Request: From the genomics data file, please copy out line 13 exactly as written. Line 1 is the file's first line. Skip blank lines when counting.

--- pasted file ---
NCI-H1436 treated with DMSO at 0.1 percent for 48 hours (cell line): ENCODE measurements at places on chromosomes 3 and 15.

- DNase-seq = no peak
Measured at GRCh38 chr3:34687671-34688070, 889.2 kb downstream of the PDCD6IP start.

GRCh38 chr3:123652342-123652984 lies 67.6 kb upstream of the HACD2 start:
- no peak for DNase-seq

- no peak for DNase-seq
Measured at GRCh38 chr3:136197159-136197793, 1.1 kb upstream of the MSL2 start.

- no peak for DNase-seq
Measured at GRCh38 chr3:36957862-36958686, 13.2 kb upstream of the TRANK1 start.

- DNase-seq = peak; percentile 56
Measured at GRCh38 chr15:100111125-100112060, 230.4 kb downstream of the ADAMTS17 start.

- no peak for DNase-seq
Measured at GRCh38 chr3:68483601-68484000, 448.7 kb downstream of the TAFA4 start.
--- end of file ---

Measured at GRCh38 chr3:68483601-68484000, 448.7 kb downstream of the TAFA4 start.